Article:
Ayckbourn Chronology: 1970

Notable Events

Resigns from the BBC as a radio drama producer to concentrate on his playwriting career.

Holds the position of Director Of Productions at the Library Theatre, Scarborough for the summer season.

The West End premiere of How The Other Half Loves opens at the Lyric Theatre starring Robert Morley. It is a huge success, but Morley dominates and alters the play to suit his own whims. It plays a significant part in Alan being incorrectly labelled as a farceur for many years.

Directs his play Relatively Speaking for the first time with an amateur production in Leeds.

World premieres

The Story So Far... (later retitled: Family Circles)

Plays directed (non-Ayckbourn)

The Shy Gasman; Wife Swapping - Italian Style

Notable Productions

World Premiere: The Story So Far...
Director: Alan Ayckbourn
Venue: Library Theatre, Scarborough
Note: Subsequently retitled
Family Circles

London Premiere: How The Other Half Loves
Director: Robin Midgley
Venue: Lyric Theatre

Revival: Relatively Speaking
Director: Alan Ayckbourn
Venue: Leeds Civic Theatre
Note: Amateur production presented by Leeds Art Theatre


"I started as a farceur, people really did lose their trousers. The light comedy style has evolved out of my own capabilities, my own particular experiences - which happens to be complicated relationships. And other people's are even more funny, so I try to help them laugh about it."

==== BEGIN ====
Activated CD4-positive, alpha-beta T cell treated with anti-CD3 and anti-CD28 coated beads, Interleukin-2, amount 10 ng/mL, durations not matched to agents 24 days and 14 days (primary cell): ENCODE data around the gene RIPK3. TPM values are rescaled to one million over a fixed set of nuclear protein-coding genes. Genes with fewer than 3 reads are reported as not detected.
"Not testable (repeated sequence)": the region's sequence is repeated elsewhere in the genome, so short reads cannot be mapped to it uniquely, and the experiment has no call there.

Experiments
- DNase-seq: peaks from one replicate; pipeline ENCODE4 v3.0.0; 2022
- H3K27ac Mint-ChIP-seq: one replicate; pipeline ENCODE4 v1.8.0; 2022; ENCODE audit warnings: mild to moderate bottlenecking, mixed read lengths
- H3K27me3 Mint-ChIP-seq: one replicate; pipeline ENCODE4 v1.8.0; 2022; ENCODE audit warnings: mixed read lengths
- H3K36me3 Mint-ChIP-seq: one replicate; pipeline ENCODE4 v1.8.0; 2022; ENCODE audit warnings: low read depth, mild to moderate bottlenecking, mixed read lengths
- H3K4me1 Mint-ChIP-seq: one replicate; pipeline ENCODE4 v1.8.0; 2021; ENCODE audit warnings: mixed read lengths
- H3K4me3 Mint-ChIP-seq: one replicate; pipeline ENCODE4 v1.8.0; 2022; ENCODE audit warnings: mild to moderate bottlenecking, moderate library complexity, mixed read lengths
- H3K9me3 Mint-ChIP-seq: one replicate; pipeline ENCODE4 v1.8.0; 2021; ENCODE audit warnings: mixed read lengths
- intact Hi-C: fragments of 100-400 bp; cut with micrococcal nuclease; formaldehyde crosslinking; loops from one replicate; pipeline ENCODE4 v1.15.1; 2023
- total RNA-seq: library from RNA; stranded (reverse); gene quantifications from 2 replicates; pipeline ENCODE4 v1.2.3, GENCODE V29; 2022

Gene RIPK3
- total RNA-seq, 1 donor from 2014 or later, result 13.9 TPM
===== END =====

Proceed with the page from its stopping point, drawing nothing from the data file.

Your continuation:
(The Guardian, 7 August 1970)

"I'd like to finish up writing tremendously human comedies - Chekhovian comedy in a modern way."
(The Guardian, 7 August 1970)

"Light comedy must be recognisable to people in the street. The difficulty is to make it relevant and still funny."
(The Guardian, 7 August 1970)

"My output's too low. I'm pathologically lazy. I only write one a year and if that happens to flop…"
(The Guardian, 7 August 1970)

"Until very recently, the fairest advice one could offer a would-be playwright who was contemplating writing his first play for the theatre was "don't if you can possibly avoid it". The odds against getting a production at all, let alone a successful one, were formidable. For the author lucky enough to land a repertory production the financial rewards were even bleaker, in most cases. If he could recoup the cost of script duplication and typewriter ribbons he was doing well."
(The Author, 1970)

"It's in the comparative peace and calm of the provinces that the bulk of serious new work has to be carried out. This is not to presume that theatres in smaller county towns haven't got their own problems but the advantage they do have, if they're doing anything like a worthwhile job, is a positive, sometimes very personal, relationship with their audience."
(The Author, 1970)

"To adapt the saying slightly - playwrights may be born but they're also made. Their growth of talents is, to some extent, controlled by the treatment they receive from the medium they write for. It is an extraordinary and dedicated man who can, indefinitely, write for actors and improve, yet never hear his words spoken on a stage."
(The Author, 1970)

All research for this page by and copyright of Simon Murgatroyd. Please do not reproduce without permission of the copyright holder.